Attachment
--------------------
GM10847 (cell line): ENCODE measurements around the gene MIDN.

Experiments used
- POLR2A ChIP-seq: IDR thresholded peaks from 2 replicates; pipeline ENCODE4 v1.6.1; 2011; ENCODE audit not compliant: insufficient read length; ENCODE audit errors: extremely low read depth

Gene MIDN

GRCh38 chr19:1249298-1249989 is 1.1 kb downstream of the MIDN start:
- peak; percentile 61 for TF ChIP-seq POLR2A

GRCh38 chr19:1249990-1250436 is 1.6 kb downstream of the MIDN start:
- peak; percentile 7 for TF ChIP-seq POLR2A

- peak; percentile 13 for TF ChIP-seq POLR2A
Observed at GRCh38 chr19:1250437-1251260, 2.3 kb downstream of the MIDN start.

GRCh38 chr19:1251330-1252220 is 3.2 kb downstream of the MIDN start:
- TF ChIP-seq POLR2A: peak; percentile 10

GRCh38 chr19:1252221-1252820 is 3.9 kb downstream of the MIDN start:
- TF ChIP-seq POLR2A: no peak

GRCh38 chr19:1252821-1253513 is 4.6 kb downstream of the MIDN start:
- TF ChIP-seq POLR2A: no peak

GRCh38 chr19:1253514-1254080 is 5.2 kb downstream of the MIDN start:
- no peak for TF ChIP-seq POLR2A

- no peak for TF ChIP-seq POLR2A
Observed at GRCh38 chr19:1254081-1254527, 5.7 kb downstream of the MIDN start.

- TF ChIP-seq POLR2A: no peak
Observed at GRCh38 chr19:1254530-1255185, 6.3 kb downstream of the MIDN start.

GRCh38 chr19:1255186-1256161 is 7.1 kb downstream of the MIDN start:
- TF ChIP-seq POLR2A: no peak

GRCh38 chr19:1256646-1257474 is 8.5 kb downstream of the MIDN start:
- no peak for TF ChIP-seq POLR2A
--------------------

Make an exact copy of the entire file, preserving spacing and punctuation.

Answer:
GM10847 (cell line): ENCODE measurements around the gene MIDN.

Experiments used
- POLR2A ChIP-seq: IDR thresholded peaks from 2 replicates; pipeline ENCODE4 v1.6.1; 2011; ENCODE audit not compliant: insufficient read length; ENCODE audit errors: extremely low read depth

Gene MIDN

GRCh38 chr19:1249298-1249989 is 1.1 kb downstream of the MIDN start:
- peak; percentile 61 for TF ChIP-seq POLR2A

GRCh38 chr19:1249990-1250436 is 1.6 kb downstream of the MIDN start:
- peak; percentile 7 for TF ChIP-seq POLR2A

- peak; percentile 13 for TF ChIP-seq POLR2A
Observed at GRCh38 chr19:1250437-1251260, 2.3 kb downstream of the MIDN start.

GRCh38 chr19:1251330-1252220 is 3.2 kb downstream of the MIDN start:
- TF ChIP-seq POLR2A: peak; percentile 10

GRCh38 chr19:1252221-1252820 is 3.9 kb downstream of the MIDN start:
- TF ChIP-seq POLR2A: no peak

GRCh38 chr19:1252821-1253513 is 4.6 kb downstream of the MIDN start:
- TF ChIP-seq POLR2A: no peak

GRCh38 chr19:1253514-1254080 is 5.2 kb downstream of the MIDN start:
- no peak for TF ChIP-seq POLR2A

- no peak for TF ChIP-seq POLR2A
Observed at GRCh38 chr19:1254081-1254527, 5.7 kb downstream of the MIDN start.

- TF ChIP-seq POLR2A: no peak
Observed at GRCh38 chr19:1254530-1255185, 6.3 kb downstream of the MIDN start.

GRCh38 chr19:1255186-1256161 is 7.1 kb downstream of the MIDN start:
- TF ChIP-seq POLR2A: no peak

GRCh38 chr19:1256646-1257474 is 8.5 kb downstream of the MIDN start:
- no peak for TF ChIP-seq POLR2A